The date-palm is considered to be the oldest tree ever cultivated by man. Date-farming is mentioned on Mesopotamian tablets from 3000 BC while the Qur’an has a reference to Mary sustaining herself on dates while birthing Jesus.
Now served on Arab airline menus, dates were once the basic diet for Bedouin living in the Middle East and North Africa. Their sticky golden fruit, a rich source of carbohydrate, fibre and minerals, was eaten by both men and animals. But while its fruit was a staple diet, the date palm had a myriad uses for the hardy nomads who always left one family member in charge of the trees during their annual migration.
The trunk, split in two and laid end to end, became an effective canal for conveying water to the oasis while the palm fronds, staked out in the sand, it became an enclosure for domestic stock and before oil brought undreamed of riches, Bedouin of the Arab Gulf states lived in barastis – huts made from woven palm branches. Arabian Sea fishermen further used a shasha canoe, likewise made of lashed date palm fronds.
Felling a date palm remains almost sacred act. Nothing is wasted when it crashes to earth. Raked out and combed, the fibrous heart is made into brooms and woven into ropes, stuffing for cushions, food and prayer mats. The wood chips are gathered for use as fuel; even the stones are saved and crushed for animal fodder —in Arabian Sands the great explorer Wilfred Thesiger writes how he once carelessly threw a date-stone into his camp-fire and his Bedouin guide leaned over and picked it out.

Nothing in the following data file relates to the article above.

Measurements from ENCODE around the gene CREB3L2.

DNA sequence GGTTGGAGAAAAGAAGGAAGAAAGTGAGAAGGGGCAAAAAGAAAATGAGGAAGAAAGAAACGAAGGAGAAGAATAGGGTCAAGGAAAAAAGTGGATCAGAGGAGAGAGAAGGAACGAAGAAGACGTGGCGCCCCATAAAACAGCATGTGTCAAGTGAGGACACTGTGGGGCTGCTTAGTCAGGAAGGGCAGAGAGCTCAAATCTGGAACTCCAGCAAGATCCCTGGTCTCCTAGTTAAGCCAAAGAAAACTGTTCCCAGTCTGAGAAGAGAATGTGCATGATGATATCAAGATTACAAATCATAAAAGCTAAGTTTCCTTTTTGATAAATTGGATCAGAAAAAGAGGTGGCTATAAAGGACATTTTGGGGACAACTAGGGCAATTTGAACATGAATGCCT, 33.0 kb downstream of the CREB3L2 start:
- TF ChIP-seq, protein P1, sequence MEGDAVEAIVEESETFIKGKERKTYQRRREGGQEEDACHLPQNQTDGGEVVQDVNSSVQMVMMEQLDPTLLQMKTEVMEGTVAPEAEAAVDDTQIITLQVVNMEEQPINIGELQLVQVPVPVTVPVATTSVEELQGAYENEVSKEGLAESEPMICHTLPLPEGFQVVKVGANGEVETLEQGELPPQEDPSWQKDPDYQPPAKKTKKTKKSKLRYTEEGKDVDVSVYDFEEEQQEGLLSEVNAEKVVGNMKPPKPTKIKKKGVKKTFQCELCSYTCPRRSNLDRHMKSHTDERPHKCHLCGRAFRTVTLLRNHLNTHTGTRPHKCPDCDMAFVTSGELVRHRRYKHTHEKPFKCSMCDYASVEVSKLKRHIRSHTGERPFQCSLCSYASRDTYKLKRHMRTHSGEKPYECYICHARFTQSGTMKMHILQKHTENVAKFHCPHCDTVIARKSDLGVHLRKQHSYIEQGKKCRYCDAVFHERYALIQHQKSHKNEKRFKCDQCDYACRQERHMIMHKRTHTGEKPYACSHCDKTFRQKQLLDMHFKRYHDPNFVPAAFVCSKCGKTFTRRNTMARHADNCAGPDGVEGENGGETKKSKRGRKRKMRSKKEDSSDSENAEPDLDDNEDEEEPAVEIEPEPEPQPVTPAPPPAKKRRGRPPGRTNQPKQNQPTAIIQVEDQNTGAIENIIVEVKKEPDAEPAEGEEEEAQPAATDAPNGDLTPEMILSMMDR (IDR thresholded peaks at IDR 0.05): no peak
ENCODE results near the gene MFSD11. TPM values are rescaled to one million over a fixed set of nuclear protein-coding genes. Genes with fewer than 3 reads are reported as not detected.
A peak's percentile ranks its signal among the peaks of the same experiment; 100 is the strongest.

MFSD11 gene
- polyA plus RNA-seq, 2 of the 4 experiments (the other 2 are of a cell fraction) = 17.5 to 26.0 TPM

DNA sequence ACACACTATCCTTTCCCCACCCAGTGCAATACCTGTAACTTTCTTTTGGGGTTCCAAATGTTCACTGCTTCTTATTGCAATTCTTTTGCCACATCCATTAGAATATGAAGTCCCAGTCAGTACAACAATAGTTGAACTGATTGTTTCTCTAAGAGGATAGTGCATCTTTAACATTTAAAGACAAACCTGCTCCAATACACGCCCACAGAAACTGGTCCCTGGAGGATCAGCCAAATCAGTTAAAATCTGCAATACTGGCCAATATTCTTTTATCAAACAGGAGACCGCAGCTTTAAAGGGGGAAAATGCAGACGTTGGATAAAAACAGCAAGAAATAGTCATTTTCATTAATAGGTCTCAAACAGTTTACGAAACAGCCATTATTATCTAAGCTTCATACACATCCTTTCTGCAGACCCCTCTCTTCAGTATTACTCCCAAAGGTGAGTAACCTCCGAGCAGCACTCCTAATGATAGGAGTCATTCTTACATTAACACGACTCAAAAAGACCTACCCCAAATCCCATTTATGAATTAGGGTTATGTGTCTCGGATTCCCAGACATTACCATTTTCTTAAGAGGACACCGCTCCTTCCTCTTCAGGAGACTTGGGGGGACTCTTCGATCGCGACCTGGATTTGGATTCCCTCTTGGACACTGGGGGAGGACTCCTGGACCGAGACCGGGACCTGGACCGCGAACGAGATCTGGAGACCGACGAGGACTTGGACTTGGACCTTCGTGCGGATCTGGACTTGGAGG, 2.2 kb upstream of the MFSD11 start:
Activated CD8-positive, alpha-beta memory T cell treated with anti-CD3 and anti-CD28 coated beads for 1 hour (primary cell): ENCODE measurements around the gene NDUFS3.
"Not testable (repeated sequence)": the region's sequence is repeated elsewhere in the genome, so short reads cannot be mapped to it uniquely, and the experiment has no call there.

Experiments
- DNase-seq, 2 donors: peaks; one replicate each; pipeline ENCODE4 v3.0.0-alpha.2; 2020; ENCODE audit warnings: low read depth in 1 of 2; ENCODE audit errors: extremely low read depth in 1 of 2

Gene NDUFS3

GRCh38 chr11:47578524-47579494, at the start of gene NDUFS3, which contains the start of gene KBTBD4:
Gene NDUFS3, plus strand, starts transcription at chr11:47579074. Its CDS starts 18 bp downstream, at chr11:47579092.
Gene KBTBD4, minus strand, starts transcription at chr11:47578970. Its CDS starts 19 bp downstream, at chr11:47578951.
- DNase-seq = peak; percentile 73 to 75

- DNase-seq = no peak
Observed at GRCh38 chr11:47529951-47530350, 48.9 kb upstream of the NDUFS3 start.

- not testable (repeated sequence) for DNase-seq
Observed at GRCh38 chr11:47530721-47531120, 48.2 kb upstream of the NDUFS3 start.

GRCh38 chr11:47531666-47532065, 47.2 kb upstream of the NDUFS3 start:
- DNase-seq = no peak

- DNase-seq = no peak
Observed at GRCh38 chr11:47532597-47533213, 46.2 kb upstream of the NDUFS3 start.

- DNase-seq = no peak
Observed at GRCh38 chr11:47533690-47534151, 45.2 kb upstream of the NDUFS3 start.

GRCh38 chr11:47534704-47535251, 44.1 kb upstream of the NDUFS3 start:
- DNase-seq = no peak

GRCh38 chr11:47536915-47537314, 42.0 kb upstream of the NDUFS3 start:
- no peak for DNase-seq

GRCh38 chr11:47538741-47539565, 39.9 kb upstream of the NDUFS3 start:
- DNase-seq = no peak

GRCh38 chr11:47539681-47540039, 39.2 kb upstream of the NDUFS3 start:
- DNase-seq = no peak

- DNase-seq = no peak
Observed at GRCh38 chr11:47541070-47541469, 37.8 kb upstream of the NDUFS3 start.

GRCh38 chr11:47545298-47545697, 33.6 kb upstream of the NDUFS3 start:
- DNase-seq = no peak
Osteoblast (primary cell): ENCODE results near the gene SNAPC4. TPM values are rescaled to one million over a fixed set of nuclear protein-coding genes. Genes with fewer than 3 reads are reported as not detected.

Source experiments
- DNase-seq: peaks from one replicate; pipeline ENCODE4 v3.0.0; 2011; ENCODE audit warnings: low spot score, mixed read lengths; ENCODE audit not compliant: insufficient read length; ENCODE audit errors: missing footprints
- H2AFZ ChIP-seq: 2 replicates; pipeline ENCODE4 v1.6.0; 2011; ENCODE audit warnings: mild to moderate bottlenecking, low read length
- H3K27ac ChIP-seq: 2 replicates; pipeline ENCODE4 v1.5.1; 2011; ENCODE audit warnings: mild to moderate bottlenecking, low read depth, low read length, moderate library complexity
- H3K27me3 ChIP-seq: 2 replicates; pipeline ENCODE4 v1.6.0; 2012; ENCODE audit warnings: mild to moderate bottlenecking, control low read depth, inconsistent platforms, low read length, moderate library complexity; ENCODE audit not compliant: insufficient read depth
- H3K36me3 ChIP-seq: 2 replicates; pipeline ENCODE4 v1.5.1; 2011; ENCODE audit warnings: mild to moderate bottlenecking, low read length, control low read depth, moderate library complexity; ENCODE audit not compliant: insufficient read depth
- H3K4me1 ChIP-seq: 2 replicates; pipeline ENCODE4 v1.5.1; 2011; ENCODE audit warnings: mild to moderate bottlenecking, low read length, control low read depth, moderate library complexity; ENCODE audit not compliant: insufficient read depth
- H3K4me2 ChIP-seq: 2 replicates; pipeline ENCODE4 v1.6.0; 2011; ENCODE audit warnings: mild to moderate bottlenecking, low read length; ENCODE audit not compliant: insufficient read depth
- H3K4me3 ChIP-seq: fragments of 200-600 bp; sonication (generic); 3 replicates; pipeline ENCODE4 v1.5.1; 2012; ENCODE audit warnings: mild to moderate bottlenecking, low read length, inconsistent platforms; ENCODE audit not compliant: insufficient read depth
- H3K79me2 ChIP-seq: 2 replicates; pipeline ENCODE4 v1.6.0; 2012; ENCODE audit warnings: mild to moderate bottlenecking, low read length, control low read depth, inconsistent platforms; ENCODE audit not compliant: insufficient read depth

While wealthy Bedouin now drive Land Cruisers and communicate on mobile phones, the date palm remains deeply rooted in social customs among rural families. In the interior of Oman palms continue to count as bridal dowry and here, as well as in the Maghreb, a man’s wealth is still judged on the number of his trees.
While most trees cannot survive in the desert, liking sandy soil and able to endure temperatures of 50c, sees the date palm flourish with a healthy tree capable of producing an annual crop of up to 90 kilos. Some of the world’s biggest date plantations line the Shatt al Arab waterway in southern Iraq, whose wall-to-wall palms were remarked on by the celebrated 14th century traveller Ibn Battuta.
Date palms are dioecious meaning they have male and female organs borne on separate individuals of the same species – male palms produce pollen and female palms bear the fruit. Thousands of years ago natural pollination was carried out by the wind, birds and insects, but in commercial cultivation, each palm is fertilised by hand by an agile pollinator.
Among scores of different types of dates, the rich, golden, almost translucent variety known as deglat al nour is generally considered to be the ‘Queen of Dates’. The odd thing is that while Arabs enjoy dates throughout the year, in western societies they generally only appear at Christmas.